When Mike Stoops was fired and McNeill was installed as interim defensive coordinator after the debacle against Texas, the fate of the defense was up to the players and coaches that remained.
“I’ve said it a bunch, but I really think this is where it lies: We all had to own it,” Riley said.
Texas Tech’s offense isn’t quite as prolific as that Patrick Mahomes-led attack. But the Red Raiders are still the second-most dangerous offense in the Big 12, and the most dangerous the Sooners figure to face except in practice.
But Barnes offered no equivocations, no qualifiers about the difficulty of playing defense in the Big 12 and no tempering of expectations on his side of the ball.
“For this year, we want Texas Tech to just be starstruck when we get out there,” Barnes said. “And just drive after drive, three and out after three and out — just show them that it’s not the same Oklahoma defense, and that we’re different and we’re bringing a different attitude.”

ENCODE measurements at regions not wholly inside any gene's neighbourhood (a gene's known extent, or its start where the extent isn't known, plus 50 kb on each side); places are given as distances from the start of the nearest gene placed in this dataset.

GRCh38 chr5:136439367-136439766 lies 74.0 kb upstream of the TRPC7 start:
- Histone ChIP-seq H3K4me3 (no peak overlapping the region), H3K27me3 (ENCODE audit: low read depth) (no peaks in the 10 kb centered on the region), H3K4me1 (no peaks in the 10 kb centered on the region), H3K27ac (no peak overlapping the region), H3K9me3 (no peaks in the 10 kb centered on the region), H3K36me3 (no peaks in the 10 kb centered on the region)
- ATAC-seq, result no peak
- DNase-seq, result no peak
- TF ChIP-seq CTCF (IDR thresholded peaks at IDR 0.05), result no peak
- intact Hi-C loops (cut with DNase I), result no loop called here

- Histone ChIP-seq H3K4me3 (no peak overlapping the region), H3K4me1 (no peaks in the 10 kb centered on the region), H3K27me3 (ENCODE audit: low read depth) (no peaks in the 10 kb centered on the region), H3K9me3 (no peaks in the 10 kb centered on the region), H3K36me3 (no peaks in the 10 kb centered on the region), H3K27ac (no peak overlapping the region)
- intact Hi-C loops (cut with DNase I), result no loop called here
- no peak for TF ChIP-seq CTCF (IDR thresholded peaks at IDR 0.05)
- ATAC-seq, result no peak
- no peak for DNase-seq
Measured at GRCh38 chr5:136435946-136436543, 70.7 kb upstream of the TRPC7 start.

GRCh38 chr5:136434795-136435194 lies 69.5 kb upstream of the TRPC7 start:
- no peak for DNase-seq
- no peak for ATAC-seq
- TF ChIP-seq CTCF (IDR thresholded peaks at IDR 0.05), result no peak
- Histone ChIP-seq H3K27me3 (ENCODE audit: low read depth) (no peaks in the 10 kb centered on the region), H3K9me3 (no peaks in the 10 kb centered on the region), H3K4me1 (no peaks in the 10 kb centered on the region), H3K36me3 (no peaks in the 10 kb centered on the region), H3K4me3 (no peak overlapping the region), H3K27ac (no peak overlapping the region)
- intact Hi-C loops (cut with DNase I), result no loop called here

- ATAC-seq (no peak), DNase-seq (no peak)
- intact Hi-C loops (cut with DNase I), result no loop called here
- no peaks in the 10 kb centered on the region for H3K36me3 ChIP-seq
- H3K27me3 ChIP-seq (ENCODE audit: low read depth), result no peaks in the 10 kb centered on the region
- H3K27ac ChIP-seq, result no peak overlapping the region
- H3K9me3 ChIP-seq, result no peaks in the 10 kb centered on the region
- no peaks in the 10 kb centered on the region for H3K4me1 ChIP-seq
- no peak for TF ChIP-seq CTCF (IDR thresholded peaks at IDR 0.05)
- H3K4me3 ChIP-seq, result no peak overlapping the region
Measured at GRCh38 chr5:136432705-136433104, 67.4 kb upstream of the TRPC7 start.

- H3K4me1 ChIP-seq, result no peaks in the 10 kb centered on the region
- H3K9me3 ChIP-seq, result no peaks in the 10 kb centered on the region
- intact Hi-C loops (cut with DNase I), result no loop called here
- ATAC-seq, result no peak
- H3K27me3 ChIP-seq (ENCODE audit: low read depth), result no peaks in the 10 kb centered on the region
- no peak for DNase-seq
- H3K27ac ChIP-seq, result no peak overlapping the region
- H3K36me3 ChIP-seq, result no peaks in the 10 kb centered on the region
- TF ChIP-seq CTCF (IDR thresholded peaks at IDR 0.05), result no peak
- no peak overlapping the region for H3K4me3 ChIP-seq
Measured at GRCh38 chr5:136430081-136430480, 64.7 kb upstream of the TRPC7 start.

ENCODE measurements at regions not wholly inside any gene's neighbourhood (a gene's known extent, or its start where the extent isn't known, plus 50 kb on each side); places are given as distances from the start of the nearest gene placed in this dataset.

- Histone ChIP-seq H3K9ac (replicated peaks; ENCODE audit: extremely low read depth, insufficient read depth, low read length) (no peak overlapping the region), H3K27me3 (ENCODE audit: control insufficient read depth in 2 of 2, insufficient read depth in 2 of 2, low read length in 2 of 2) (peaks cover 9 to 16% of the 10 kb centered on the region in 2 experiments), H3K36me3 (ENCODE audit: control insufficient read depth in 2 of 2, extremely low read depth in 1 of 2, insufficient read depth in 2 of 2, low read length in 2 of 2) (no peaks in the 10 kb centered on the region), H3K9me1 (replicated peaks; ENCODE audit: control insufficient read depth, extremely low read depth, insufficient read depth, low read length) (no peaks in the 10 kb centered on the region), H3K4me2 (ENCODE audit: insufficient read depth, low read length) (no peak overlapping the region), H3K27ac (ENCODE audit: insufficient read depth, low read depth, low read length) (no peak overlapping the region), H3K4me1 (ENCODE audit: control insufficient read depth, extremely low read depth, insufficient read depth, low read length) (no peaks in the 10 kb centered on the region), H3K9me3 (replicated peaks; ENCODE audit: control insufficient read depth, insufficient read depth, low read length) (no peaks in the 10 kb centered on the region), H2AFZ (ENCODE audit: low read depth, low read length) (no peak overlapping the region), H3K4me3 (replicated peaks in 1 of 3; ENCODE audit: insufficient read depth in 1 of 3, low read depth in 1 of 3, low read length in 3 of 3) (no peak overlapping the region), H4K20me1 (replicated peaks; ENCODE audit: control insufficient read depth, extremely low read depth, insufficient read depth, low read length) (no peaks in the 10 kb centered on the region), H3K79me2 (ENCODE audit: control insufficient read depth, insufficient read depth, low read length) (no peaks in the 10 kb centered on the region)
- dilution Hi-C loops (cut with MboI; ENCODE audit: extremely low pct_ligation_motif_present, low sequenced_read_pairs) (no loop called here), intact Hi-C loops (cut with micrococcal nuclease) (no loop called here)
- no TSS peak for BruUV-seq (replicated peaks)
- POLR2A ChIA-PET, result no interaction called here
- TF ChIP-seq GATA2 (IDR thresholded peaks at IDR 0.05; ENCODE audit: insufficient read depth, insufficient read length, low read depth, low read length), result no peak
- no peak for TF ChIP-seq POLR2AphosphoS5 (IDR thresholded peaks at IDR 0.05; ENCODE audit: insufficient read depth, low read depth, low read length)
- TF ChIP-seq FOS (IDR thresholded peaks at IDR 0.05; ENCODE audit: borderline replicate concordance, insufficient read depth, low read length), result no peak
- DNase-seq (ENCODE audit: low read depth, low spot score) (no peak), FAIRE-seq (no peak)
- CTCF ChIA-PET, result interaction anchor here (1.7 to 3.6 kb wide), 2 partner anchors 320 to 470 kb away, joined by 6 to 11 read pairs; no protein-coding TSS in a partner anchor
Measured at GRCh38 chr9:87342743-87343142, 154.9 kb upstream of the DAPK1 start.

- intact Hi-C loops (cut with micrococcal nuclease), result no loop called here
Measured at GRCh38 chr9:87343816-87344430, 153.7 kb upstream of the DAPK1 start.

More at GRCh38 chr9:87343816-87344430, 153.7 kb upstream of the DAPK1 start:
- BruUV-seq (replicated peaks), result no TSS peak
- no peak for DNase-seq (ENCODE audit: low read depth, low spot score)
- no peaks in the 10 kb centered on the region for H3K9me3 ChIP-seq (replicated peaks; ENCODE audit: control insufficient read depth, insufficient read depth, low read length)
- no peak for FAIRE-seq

The Sooners’ defense is different — McNeill’s streamlined gameplan and the additions of players like Barnes and defensive lineman Jalen Redmond to the rotation and the expanded role of freshman defensive end Ronnie Perkins, not to mention improved tackling — have helped Oklahoma play more aggressive and more free on that side of the ball.
“We’re watching a completely different defense from the first half of the season,” offensive lineman Ben Powers said.
The question moving to next week is how much better the defense is, and can it contain a passing offense that is more equipped for success through the air than TCU or Kansas State.